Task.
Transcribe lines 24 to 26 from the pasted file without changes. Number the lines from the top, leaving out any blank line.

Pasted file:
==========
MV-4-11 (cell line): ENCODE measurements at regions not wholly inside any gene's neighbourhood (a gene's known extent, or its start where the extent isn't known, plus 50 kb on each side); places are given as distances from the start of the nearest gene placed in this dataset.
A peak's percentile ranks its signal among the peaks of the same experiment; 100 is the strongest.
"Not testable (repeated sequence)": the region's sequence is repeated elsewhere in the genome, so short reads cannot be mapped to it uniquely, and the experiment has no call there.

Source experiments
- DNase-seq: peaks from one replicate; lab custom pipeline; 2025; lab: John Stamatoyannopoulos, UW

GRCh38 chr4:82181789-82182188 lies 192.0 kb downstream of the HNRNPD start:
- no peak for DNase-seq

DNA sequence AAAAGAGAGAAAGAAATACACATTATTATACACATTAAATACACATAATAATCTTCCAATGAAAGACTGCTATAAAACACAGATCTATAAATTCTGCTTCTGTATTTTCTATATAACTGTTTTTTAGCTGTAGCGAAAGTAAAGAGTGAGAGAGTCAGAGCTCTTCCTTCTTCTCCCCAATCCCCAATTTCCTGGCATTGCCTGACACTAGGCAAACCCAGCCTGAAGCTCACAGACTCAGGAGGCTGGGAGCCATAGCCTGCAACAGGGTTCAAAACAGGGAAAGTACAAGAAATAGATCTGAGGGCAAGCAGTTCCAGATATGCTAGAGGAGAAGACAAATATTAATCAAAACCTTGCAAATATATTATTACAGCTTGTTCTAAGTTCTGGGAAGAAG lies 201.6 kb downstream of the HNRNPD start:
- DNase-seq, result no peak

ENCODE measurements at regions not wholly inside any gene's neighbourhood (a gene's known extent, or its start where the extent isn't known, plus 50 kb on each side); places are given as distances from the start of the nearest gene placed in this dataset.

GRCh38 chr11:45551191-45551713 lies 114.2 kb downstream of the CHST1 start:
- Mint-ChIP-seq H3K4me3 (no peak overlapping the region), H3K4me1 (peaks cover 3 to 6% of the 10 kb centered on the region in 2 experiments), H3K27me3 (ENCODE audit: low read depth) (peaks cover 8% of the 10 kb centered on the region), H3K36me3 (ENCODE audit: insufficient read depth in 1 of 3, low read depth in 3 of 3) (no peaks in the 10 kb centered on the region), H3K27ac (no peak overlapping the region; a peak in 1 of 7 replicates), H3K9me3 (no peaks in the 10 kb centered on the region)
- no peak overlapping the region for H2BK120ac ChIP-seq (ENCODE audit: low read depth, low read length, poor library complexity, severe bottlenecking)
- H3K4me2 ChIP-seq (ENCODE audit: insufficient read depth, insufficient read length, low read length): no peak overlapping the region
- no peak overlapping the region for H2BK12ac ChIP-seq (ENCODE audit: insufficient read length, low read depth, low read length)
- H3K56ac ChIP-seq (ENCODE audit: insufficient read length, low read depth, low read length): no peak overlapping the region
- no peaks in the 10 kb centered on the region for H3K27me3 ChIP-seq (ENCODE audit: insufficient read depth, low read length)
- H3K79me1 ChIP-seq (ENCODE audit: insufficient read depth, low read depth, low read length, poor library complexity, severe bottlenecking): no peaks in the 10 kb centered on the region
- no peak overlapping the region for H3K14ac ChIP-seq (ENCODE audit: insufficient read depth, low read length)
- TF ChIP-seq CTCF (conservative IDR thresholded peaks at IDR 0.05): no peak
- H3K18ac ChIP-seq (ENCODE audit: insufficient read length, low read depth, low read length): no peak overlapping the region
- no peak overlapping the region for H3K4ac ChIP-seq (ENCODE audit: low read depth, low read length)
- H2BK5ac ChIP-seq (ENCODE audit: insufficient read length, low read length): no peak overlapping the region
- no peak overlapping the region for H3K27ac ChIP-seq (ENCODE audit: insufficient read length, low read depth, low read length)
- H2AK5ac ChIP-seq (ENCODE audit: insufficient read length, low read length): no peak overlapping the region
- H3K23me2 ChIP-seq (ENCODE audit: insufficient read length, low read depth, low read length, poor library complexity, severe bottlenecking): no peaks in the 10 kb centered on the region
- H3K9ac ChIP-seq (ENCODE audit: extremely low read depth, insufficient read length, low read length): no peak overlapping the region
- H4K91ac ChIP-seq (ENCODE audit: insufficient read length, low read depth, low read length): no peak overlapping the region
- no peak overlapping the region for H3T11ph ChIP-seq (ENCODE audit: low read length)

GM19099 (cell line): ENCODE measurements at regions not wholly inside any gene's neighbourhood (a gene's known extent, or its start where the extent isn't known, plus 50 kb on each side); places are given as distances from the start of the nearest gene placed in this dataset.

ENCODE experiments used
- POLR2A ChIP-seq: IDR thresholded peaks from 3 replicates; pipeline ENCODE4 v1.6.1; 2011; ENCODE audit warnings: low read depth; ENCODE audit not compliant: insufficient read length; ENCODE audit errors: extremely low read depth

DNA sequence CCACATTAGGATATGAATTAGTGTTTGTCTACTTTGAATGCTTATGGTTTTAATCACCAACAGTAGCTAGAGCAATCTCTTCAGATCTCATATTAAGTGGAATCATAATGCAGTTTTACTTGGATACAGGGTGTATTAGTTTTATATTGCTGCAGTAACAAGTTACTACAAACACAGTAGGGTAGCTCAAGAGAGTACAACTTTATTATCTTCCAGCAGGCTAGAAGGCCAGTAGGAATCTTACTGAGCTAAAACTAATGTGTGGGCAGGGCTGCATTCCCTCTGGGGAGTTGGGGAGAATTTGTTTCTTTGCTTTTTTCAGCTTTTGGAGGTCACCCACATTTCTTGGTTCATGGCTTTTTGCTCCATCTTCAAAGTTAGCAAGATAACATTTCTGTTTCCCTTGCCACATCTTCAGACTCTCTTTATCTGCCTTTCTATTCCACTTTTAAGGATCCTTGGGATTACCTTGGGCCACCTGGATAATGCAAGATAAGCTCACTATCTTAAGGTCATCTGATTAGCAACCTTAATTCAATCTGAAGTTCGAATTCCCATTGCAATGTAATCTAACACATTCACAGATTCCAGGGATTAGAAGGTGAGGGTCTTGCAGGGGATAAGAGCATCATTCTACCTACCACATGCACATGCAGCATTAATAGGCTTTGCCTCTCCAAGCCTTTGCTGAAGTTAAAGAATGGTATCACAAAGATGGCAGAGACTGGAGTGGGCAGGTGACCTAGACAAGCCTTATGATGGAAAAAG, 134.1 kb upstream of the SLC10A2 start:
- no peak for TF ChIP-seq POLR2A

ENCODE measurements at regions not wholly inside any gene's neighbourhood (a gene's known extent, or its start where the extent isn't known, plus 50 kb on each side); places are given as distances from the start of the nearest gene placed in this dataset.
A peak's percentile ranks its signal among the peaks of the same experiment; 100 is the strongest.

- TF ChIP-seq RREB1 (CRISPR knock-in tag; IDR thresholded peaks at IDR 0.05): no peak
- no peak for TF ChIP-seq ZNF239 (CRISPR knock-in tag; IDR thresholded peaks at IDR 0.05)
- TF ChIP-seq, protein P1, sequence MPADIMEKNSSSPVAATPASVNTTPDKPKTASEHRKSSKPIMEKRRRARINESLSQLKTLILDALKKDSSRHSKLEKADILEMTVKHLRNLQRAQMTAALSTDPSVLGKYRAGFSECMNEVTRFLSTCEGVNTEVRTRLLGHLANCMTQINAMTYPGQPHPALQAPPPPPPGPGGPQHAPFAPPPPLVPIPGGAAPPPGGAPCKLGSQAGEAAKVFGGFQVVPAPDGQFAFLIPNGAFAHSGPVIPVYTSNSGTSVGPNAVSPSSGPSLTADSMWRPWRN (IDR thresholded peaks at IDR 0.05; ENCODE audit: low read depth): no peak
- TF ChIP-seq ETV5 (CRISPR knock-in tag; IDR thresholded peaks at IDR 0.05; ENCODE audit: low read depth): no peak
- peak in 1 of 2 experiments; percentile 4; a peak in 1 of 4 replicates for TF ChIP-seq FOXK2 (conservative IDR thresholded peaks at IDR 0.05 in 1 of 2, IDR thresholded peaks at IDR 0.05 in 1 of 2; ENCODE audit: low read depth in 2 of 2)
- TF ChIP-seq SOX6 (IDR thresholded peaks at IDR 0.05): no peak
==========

- no peak overlapping the region for H3K27ac ChIP-seq (ENCODE audit: insufficient read length, low read depth, low read length)
- H2AK5ac ChIP-seq (ENCODE audit: insufficient read length, low read length): no peak overlapping the region
- H3K23me2 ChIP-seq (ENCODE audit: insufficient read length, low read depth, low read length, poor library complexity, severe bottlenecking): no peaks in the 10 kb centered on the region